Every State's COVID Numbers in Context, March 2021
I’m honestly kind of excited about this. I just realized that, if all goes well, this will be my third-to-last monthly COVID data dive.
We are well on our way with vaccine administration. We blew past the end-of-April goal of 100 million vaccines this month, putting us 7 weeks ahead of schedule. We’re going to hit 100 million vaccinated individuals in early April. My (hopeful) last monthly COVID post will be in May and I honestly do not expect to see much movement in the numbers between now and then
(He said, tempting fate.)
In case you want to compare this issue with the previous months:
Here is what is going on with COVID this month:
Midwest (Iowa, Illinois, Indiana, Michigan, Minnesota, Missouri, Ohio, Wisconsin)
Mountain States (Colorado, Idaho, Nevada, Utah, Wyoming)
Northeast States (Connecticut, DC, Delaware, Massachusetts, Maryland, New Jersey, New York, Rhode Island, Pennsylvania)
Southern Border (Alabama, Arizona, California, Florida, Louisiana, Mississippi, New Mexico, Texas)
Mid-South (Arkansas, Georgia, Kentucky, North Carolina, South Carolina, Tennessee, Virginia, West Virginia)
Plain States (Kansas, Montana, North Dakota, Nebraska, Oklahoma, South Dakota)
West Coast (Washington, Oregon, California)
Upper Northeast + Alaska & Hawaii (Vermont, New Hampshire, Maine, Alaska, Hawaii)
Looney Tunes: Deduce, You Say
We get to start out with the region holding single most worrying state in the country. The upward curve in positives for Michigan is… not ideal. We don’t want to see that curve heading back up in what looks a lot like the start of the now-familiar exponential epidemic curve.
This may actually be our first test in a post-vaccine world. The vaccine numbers for Michigan are not bad. They have about a third of all adults vaccinated and nearly 70% of all 65+ individuals vaccinated. Even if COVID is increasing, we cross our fingers and hope that the surge will peak at a shallow point and it will not be followed next month with an increasing death rate.
The reset of the midwest looks fairly good with cases and deaths continuing their encouraging downward slope. Vaccine administration accelerated slightly this last month, but the principles of compound interest mean that a little bit of acceleration over a long enough time means we are far above the target we set forth in January.
There’s not much to report from the Mountain states. Cases are down, deaths are down, and vaccine administration continues apace. I am somewhat surprised to see that Utah is the lowest on per-capita vaccine administration, though it could very well be a factor of their younger population.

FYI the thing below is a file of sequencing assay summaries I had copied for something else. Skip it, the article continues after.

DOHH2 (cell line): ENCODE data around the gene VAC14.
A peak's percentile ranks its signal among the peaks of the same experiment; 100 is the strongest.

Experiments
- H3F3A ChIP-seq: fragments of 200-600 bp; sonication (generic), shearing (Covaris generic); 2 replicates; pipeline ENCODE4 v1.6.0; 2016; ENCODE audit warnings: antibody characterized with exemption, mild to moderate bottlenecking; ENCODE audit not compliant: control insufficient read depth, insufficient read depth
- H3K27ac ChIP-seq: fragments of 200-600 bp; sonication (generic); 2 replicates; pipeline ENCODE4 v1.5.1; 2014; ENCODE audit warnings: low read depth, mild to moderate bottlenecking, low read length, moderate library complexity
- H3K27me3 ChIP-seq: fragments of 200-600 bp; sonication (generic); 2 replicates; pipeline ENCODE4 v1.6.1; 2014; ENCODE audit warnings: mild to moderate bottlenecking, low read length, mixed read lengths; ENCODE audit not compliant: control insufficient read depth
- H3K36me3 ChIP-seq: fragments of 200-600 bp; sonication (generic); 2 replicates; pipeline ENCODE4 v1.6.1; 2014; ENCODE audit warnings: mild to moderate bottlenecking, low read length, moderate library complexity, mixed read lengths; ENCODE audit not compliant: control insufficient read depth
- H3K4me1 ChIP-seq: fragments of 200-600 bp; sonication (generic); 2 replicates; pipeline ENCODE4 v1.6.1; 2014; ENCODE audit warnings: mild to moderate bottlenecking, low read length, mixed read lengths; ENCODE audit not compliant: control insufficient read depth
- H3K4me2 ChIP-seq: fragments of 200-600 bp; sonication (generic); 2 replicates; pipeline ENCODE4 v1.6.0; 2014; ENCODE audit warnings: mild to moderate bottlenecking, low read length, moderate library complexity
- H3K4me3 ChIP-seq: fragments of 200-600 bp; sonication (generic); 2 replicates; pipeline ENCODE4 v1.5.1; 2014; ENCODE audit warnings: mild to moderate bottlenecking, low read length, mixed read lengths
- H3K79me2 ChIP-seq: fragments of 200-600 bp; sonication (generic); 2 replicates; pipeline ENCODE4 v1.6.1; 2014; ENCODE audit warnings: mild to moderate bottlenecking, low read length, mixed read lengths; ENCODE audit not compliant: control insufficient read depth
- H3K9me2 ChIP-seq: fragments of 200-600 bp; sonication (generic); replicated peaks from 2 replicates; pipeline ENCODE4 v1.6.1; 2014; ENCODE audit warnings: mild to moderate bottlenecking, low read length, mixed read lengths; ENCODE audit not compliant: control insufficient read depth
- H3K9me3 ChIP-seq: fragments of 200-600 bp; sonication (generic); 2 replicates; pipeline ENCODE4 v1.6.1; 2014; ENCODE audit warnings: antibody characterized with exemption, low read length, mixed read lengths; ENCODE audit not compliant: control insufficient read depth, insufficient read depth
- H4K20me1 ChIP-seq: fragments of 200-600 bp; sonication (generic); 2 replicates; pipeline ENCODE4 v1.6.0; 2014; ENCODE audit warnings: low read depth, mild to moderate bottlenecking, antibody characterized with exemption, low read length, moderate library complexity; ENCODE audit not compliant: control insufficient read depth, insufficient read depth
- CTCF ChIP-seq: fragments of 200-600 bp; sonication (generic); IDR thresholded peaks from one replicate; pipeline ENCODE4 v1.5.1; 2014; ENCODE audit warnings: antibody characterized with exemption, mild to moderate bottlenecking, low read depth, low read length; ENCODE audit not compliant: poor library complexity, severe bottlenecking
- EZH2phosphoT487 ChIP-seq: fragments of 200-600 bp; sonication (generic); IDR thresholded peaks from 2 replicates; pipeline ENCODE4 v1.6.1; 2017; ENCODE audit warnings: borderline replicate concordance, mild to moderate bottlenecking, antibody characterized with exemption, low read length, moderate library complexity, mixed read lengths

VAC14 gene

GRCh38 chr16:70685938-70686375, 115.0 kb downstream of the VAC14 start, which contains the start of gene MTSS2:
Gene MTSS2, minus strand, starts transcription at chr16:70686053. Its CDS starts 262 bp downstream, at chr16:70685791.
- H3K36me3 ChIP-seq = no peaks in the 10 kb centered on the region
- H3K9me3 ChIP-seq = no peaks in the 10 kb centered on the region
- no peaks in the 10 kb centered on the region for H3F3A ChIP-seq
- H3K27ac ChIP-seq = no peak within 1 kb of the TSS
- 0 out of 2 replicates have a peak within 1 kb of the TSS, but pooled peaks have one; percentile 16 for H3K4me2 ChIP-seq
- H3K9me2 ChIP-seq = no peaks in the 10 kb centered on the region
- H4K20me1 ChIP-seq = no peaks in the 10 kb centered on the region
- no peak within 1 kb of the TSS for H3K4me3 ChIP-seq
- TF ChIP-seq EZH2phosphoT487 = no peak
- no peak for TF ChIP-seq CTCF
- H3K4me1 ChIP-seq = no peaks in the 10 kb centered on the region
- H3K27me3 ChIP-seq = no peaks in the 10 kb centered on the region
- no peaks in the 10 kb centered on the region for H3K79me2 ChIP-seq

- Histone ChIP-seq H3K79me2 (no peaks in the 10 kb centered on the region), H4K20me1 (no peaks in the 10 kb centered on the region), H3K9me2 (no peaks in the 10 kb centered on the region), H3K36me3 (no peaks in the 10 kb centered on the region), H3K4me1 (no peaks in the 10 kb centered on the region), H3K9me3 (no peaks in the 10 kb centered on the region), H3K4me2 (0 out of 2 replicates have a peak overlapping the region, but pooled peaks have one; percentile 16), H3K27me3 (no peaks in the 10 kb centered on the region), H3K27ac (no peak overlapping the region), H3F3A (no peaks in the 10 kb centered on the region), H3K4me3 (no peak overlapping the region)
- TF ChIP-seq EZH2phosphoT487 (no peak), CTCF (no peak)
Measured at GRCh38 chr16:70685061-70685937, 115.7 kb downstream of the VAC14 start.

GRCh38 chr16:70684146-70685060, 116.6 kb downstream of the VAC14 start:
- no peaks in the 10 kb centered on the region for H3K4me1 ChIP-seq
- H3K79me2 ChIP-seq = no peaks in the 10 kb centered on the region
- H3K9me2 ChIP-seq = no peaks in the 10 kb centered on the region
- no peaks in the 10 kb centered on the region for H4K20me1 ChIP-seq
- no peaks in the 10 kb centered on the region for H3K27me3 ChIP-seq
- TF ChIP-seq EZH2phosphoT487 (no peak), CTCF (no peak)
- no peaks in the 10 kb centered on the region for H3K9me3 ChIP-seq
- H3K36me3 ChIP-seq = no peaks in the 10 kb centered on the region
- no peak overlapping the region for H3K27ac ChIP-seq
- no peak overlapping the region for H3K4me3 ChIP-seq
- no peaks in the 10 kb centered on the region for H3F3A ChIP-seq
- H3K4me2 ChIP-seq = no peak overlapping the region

The Northeast states COVID rates are flattening out at a much higher rate than I would have expected. Look at most other regions and see that COVID rates are flattening out at the 10-20 positives per 100K residents range. For the Northeast, they seem to be stalling out at 20-40 positives per 100K. I look at New Jersey’s positive curve and just crumple into an exhausted heap.
I don’t know why but I suspect that seasonality is *the* great influencer on COVID rates and simply cannot be overcome without overwhelming vaccination rates. In that regard, it’s good to see that the Northeast states are doing fairly well with vaccines.
Frank Bednarz recently described the situation in the United States in regard to the threatening variants as “an ‘Indy grabs his hat’-style close call” due to our rapid vaccination rates. If the situation in the northeast is indeed seasonal and we’re about to see the same seasonal effects we say this time last year, I’m hoping that the vaccines cut this surge off at the pass.
First of all, bravo to New Mexico as the #1 vaccinated state in the country! They have 43% of their adult population vaccinated. That is amazing!
Positive rates are dropping, deaths are declining, things are generally looking pretty good along the southern border. Texas had a bit of a setback on vaccinations when they had that cold-snap and power outage, but things are moving forward. If seasonality is indeed the main driver of infections, the goal should be to vaccinate as fast as possible in anticipation of a potential summer surge.
This region made me mad because it messed up my charts. I know, that’s petty and stupid, but I’m still annoyed. You can see the death spikes in Virginia, West Virginia, and Kentucky. Those are all due to the fact that these states have audited their death certificates and hospital records and added hundreds or even thousands of COVID deaths to the official tally.